Making the decision to start a business is tough. What’s even harder is knowing where to start or when you’re ready to launch.

It’s a terrifying thing when you’re about to reveal to the world what you’ve been working on like a mad person, and it feels like your life’s work.

You know how it is, you start to second guess yourself, pushing out deadlines because you need it to be just flawless and you can’t produce anything less than perfect. Then you get stuck in a rut and wonder whether anyone will actually give two hoots about what you’re doing and if anyone will actually give you their hard-earned dollars. And before you know it, you spiral into a place where you put everything on hold, waiting for a better time to start or launch. But instead you’re actually just watching re-runs of Breaking Bad.

What you may be suffering from is something called perfection paralysis – this fear is keeping you from moving forward when you should be feeling pumped!

When I made the decision to leave my IT Consultant role (or lost my job rather) and said bye bye to my six-figure salary to ‘bake cupcakes for a living’ – I wasn’t about to spend 2-3 years in a patisserie school. I wanted to get my hands dirty with batter and start making some goldcakes (cupcakes that are profitable) to get that dough rolling in. So that’s what I did. I started baking at every opportunity I had, because I knew that my sucky looking cupcakes would improve with practice.

To be honest my cupcakes weren’t that perfect when I launched my online business from home and I continued to perfect my recipes and technique for 10 months before we opened our first bricks & mortar store. Did I get complaints? Sure did. Did people still order my cupcakes? They sure did. Did I learn from each mistake? For sure.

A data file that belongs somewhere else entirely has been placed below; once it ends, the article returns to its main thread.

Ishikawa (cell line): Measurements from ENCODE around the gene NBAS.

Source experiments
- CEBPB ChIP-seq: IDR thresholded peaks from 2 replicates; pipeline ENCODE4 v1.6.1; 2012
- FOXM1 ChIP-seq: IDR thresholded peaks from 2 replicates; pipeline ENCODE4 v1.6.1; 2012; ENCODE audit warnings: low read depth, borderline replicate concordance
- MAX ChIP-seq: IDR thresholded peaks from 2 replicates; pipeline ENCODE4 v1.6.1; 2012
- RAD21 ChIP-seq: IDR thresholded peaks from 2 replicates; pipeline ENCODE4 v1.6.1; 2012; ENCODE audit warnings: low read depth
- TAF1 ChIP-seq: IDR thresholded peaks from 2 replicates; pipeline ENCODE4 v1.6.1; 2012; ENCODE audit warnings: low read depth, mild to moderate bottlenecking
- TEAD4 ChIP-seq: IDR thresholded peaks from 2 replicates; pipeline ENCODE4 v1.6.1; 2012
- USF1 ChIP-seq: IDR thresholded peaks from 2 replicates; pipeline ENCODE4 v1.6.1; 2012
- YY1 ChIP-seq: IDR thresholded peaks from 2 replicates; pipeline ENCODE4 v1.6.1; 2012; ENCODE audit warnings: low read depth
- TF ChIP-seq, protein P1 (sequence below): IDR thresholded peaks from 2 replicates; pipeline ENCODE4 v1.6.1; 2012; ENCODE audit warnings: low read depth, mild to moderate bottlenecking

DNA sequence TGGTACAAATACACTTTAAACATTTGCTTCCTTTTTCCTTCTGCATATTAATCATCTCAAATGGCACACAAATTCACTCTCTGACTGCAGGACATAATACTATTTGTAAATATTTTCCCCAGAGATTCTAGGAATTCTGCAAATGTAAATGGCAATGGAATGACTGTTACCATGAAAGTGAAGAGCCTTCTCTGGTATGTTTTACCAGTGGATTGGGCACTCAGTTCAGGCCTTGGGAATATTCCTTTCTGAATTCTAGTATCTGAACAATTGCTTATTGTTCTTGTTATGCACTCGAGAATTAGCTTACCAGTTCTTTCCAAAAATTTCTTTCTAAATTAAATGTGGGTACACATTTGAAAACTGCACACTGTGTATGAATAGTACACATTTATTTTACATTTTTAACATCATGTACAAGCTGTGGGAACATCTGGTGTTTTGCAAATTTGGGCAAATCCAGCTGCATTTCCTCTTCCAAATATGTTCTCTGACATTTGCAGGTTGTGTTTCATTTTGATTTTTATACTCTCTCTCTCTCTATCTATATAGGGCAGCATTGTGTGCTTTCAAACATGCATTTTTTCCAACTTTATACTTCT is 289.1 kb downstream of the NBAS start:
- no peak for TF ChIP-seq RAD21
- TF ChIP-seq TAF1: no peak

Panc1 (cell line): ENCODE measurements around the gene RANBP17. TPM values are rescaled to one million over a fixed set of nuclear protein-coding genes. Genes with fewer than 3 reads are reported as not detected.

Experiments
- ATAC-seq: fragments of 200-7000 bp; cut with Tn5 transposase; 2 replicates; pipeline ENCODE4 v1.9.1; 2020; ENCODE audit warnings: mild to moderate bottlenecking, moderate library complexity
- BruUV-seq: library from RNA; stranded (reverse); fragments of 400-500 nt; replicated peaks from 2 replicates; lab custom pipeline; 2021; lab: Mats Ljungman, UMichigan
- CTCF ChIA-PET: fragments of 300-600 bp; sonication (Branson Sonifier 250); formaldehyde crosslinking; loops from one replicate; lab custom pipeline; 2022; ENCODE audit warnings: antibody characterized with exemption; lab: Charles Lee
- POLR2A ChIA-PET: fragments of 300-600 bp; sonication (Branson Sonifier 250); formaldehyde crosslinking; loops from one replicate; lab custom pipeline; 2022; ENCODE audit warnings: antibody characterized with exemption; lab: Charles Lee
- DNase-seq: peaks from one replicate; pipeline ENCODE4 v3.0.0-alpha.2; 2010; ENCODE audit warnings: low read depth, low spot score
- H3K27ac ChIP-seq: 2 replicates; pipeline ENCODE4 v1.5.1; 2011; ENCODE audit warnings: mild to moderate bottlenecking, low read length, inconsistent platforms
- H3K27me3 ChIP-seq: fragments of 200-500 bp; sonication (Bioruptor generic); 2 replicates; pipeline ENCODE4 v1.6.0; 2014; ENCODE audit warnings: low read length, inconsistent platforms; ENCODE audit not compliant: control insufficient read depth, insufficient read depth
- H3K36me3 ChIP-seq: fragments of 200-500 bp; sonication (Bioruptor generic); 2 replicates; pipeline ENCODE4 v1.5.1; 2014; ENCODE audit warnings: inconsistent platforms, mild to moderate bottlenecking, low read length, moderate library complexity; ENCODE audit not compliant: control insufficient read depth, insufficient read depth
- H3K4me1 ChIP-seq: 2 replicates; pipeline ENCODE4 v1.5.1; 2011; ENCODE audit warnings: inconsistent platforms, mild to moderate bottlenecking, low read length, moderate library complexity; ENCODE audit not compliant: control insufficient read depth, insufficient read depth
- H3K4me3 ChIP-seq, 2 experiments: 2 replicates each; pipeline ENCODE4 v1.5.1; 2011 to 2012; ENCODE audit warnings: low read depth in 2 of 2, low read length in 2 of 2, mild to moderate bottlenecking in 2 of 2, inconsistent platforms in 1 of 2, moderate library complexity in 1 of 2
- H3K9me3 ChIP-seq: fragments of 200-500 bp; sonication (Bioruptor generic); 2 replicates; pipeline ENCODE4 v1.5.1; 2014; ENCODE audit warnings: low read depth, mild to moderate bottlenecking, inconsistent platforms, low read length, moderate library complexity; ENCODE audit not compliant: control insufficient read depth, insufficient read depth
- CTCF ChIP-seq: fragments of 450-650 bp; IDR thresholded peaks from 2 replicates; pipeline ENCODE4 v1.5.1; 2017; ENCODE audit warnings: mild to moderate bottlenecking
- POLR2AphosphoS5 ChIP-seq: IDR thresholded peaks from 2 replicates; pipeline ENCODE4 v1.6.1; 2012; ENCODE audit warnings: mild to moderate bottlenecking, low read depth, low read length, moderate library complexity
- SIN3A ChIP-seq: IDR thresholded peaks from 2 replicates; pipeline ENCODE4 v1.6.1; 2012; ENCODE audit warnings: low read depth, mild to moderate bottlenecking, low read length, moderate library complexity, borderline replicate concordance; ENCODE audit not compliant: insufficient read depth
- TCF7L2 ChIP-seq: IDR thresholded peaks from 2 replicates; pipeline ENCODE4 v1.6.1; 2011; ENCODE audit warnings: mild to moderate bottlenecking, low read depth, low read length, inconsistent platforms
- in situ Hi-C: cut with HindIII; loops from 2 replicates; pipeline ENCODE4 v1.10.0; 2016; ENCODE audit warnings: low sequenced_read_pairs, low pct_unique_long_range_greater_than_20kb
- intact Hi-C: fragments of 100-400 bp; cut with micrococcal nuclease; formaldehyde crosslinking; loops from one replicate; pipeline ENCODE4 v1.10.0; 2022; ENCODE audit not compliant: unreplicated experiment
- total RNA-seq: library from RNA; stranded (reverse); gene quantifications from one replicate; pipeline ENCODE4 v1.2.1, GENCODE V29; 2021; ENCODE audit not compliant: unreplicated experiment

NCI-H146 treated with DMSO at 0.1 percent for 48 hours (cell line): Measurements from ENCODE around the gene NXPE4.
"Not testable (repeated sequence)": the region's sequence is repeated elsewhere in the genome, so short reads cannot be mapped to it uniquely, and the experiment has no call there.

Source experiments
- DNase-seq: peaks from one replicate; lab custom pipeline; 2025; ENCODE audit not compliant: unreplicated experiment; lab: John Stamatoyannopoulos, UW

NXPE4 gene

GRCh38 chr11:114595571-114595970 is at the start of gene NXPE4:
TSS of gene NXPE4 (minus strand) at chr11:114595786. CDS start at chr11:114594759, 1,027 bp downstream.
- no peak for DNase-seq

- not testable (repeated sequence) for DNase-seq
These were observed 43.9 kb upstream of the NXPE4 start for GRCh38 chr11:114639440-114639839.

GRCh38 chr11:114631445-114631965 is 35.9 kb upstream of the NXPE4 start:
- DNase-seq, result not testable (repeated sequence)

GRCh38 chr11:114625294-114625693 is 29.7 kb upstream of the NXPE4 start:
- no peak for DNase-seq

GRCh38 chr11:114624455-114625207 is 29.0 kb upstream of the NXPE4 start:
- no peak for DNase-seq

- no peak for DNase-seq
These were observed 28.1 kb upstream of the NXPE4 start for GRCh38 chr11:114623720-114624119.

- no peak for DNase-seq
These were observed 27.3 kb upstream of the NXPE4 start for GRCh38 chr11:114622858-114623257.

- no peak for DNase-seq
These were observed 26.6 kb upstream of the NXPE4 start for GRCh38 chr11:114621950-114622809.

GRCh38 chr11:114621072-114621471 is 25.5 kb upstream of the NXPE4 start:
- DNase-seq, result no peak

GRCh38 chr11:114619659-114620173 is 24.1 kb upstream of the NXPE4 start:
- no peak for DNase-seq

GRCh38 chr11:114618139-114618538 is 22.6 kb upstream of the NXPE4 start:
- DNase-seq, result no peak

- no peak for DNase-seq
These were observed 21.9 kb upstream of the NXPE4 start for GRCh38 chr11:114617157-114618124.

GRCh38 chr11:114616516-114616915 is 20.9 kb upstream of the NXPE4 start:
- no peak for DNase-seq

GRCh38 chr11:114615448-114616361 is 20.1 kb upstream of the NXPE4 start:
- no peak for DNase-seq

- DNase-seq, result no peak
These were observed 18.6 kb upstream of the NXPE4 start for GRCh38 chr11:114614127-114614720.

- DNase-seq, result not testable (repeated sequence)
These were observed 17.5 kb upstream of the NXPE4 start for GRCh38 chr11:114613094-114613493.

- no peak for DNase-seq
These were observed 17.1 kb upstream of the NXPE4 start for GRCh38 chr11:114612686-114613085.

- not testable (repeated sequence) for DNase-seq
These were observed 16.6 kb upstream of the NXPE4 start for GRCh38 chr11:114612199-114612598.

So here are a few strategies that helped me get through that rut:

The secret to getting ahead is getting started…

Doing something is better than doing nothing. I’m not talking about watching GoT when you know you have that thing to do. Sit down somewhere that you can’t be distracted by your phone, your dog, your mirror. Then write out a heading for your project (this is where pen and paper comes in handy) and list out everything you need to do to make shit happen. Right or wrong just list it out. Chunk it up. Write it in your diary with an empty box next to it. It feels satisfying to tick that empty box when you do it.

“If you talk about it, it’s a dream, if you envision it, it’s possible, but if you schedule it, it’s real.”

One of my all-time favourite people, Tony Robbins, taught me that quote. I haven’t actually met him in real life yet but he talks to me on a weekly basis if not a daily basis when I read his books or listen to his words of wisdom from 1990’s audio tapes. This has to be one of the best pieces of advice I’ve ever ingrained into my brain. What better way to get your butt moving and kettlebell swinging than to commit to a date. To make sure that I launched my business as efficiently as I could, I did a crazy thing and called up the local farmers market to put a deposit on a stall before I got anything ready. This meant I had 3.5 months to tick everything on my list to be able to start selling at the markets. Soon enough I was working full steam ahead and came up with a menu of cupcake flavours, got my home kitchen registered by the Health Department, and created my logo & brand. It was the motivation that I needed to get it done.

It’s ok to suck really bad… the first time.

I used to cringe when I think about this photo I posted up on Facebook followed by the caption, “Pretty cupcakes I baked… mmm. I’m going to open a cupcakery one day!” … and not one of my 700+ friends liked that photo.

You know what? At least I tried. All those people that thought I did a sucky job didn’t say anything to me and at that time, everyone still ate them and said they were great. So if this is not a good enough picture to tell you it’s ok to suck, then I don’t know what will be.

Whether you want to run a workshop, be a singer or compete in a bodybuilding competition – you need to start somewhere – and one day you can tell this story to someone else about how you really sucked at something but then got really good at it. It is a more inspiring story than telling someone that you were just born great. 

Here are Sheryl’s gorgeous cupcakes as they look today!

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Have you gone ‘from sucky to great’ in your business? Share your story in the comments!